Using Juxta

So the collation of the 1914 and 1915 Aladore texts is pretty neat–but it is also useful.  I don’t think it is revealing any interesting differences between the two printed editions, but it is surfacing many simple errors in the OCR that I haven’t spotted by other means.  The 1914 and 1915 print editions seem to be identical except for a few page breaks.  I do not need to unravel issues with the transmission or make any complex editorial decisions based on textual scholarship.  Instead, the comparison is part of a process to get the new OCR witnesses to better match the digital image witnesses.  The OCR of each edition has slightly different errors which are highlighted by the collation.  Thus, by combining the information of two imperfect witnesses (all witnesses are imperfect!), we can create a new best text that is more accurate than its parents.

Here is an example:

OCR errors in Juxta.

OCR errors in Juxta.

The 1915 has “world’s. four roads” and the 1914 “world’s {our roads”, so both have errors!  Looking at the page images “world’s four roads” is obviously the correct reading, but the 1915 edition has a tiny blemish at the end of a line which OCRed as a period, and the “f” of four in 1914 edition is slightly faint contributing to its missed identification.  These are exactly the sort of OCR errors that are hard to detect in any other way since they do not show up when spell checking and are not visually obvious.

In case you want to play along, I shared the comparison on Juxta Commons: http://juxtacommons.org/shares/qWLf2p

However, Juxta Commons is not ideal for actually fixing the errors, since it does not allow you to edit the source texts.  You will have to open the base text in an external text editor to fix issues as you look through the collation on Juxta.  Instead, I prefer to use the desktop version which does allow you to edit on the fly–handy!  One other difference is that the desktop application displays the raw HTML rather than the rendered text shown on the Commons.  This can be distracting if your tags are too ugly but I like seeing them since I want to ensure both the text content and tags are correct.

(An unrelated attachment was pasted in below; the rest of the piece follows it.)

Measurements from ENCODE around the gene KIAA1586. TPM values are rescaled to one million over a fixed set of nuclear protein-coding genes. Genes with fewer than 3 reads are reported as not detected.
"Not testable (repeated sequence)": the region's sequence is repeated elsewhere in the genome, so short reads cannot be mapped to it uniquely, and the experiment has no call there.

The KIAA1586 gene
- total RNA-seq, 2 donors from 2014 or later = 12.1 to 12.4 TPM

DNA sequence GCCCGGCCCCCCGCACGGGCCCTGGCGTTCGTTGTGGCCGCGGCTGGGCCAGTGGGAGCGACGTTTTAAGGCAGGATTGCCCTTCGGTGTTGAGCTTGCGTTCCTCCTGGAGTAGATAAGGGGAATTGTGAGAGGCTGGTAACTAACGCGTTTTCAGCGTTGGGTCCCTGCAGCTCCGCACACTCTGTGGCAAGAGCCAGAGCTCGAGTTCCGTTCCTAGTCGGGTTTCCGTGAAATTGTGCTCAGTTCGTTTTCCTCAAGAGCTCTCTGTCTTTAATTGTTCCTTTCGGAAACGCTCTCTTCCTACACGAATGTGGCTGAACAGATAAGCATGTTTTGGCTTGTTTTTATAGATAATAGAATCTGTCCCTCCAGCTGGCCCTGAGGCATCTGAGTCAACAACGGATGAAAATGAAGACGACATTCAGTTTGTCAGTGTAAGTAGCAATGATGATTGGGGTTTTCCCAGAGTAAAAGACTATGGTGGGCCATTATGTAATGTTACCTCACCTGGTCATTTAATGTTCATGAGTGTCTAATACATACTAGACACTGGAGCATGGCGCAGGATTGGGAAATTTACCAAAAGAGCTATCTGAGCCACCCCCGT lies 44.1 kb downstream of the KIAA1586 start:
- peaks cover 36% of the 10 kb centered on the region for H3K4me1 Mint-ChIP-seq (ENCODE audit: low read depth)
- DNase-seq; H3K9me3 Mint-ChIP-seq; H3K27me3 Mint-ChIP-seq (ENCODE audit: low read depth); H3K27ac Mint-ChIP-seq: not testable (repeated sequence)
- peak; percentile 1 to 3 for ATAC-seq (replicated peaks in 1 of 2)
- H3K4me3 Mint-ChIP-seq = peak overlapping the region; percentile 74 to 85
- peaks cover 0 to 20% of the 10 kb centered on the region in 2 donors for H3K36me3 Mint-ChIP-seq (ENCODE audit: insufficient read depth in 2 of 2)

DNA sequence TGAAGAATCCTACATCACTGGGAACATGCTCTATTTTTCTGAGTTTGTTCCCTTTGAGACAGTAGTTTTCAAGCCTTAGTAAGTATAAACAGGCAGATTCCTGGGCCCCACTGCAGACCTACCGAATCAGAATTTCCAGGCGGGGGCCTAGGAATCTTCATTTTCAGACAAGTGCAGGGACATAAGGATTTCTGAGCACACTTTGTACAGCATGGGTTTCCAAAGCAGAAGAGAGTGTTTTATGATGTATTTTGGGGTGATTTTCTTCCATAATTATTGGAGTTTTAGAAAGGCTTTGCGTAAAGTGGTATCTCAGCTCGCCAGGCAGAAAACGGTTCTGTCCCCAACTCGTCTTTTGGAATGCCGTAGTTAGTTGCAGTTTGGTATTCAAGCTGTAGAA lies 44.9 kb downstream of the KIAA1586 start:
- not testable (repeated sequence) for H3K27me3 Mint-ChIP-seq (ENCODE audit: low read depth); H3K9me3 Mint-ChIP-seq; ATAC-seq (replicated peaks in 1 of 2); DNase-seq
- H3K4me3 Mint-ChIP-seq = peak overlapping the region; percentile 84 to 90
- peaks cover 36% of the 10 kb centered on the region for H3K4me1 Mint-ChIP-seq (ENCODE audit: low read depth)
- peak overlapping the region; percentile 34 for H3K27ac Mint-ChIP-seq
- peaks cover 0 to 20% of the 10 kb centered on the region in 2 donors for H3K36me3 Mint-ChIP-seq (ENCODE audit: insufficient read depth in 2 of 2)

Here is my workflow for the process:

1) Download and install the desktop version of Juxta from http://www.juxtasoftware.org/download

2) Open Juxta, and click File > New Comparison Set.

Juxta menu bar and icons.

Juxta menu bar and icons.

3) Click the Plus icon to add your witnesses (i.e. Digital Aladore 1914 and 1915).

4) Click the Refresh icon to collate the witnesses.  This brings up a dialog box with options for the collation.  Since I want to detect ALL differences, I uncheck all the boxes.  Processing might take a few seconds.

collate options.

collate options.

You will now have a workspace something like this:

Aladore collated on Juxta.

Aladore collated on Juxta.

Clicking on a witness listed on the “Comparison Set” pane (left) changes the base text.  The selected base text will appear in the lower right “Source” pane.  The upper right pane can be switched between “Collation view” or “Comparison view” (i.e. Heatmap or Side-by-side in Juxta Commons terminology, as described in the previous post) using the tabs on the bottom of the pane.  Clicking on a word in Collation pane will move the source text and highlight the selection in the Source pane.

5) Choose one of the source texts to edit (I used Aladore 1914).  Then, click “Edit” in the lower right corner of the Source pane.  This allows you to edit the text, but nothing is saved until you click “Update.”

6) Now, I scroll through the text on the Collation pane (I prefer to use the “Comparison view”) and decide which errors need to be edited in the base text.  I click on the highlighted errors in the Collation pane (if using Comparison view, make sure you click on the side representing your base text or it will switch the Source pane).  This brings up the corresponding spot in the Source pane to edit.  If the correct reading is not obvious, I quickly check the original page image (I have the directory open with thumbnails and a preview window so they are easy to reference).

7) When finished working through the entire collation, click “Update” on the lower right corner of the Source pane and save the edited text with a new name.

8) Click on the new text in the Comparison Set pane.  Then, click File > Export Source Document.  This saves a text file of the new witness.

Done!

This little activity caught a lot more errors than I expected!  In particular, the 1914 text had “b” instead of “h” in many places.  There was also many misplaced periods in random locations.  The interface is a little cumbersome for editing in this way, but I definitely think it is a useful tool.

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One comment

  1. Pingback: Another Juxta use! | Digital Aladore

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